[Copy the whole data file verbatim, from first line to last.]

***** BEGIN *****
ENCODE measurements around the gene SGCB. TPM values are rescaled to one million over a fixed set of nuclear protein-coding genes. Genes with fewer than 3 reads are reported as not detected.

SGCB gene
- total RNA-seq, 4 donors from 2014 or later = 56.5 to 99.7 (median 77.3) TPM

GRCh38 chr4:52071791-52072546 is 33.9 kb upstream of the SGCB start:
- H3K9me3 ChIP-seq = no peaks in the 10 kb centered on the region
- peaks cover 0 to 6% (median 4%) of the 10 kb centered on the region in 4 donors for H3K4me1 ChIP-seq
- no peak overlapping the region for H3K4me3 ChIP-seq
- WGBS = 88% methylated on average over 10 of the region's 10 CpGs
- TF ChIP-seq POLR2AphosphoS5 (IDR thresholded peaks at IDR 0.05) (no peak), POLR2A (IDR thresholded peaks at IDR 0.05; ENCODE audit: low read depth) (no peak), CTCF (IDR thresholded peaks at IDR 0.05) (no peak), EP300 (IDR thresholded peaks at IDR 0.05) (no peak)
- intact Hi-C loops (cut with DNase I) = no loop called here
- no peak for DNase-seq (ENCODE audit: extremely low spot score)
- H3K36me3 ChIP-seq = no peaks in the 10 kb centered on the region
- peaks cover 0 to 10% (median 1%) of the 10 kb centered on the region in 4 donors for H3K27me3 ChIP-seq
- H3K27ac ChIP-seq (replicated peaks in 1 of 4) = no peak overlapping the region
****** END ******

ENCODE measurements around the gene SGCB. TPM values are rescaled to one million over a fixed set of nuclear protein-coding genes. Genes with fewer than 3 reads are reported as not detected.

SGCB gene
- total RNA-seq, 4 donors from 2014 or later = 56.5 to 99.7 (median 77.3) TPM

GRCh38 chr4:52071791-52072546 is 33.9 kb upstream of the SGCB start:
- H3K9me3 ChIP-seq = no peaks in the 10 kb centered on the region
- peaks cover 0 to 6% (median 4%) of the 10 kb centered on the region in 4 donors for H3K4me1 ChIP-seq
- no peak overlapping the region for H3K4me3 ChIP-seq
- WGBS = 88% methylated on average over 10 of the region's 10 CpGs
- TF ChIP-seq POLR2AphosphoS5 (IDR thresholded peaks at IDR 0.05) (no peak), POLR2A (IDR thresholded peaks at IDR 0.05; ENCODE audit: low read depth) (no peak), CTCF (IDR thresholded peaks at IDR 0.05) (no peak), EP300 (IDR thresholded peaks at IDR 0.05) (no peak)
- intact Hi-C loops (cut with DNase I) = no loop called here
- no peak for DNase-seq (ENCODE audit: extremely low spot score)
- H3K36me3 ChIP-seq = no peaks in the 10 kb centered on the region
- peaks cover 0 to 10% (median 1%) of the 10 kb centered on the region in 4 donors for H3K27me3 ChIP-seq
- H3K27ac ChIP-seq (replicated peaks in 1 of 4) = no peak overlapping the region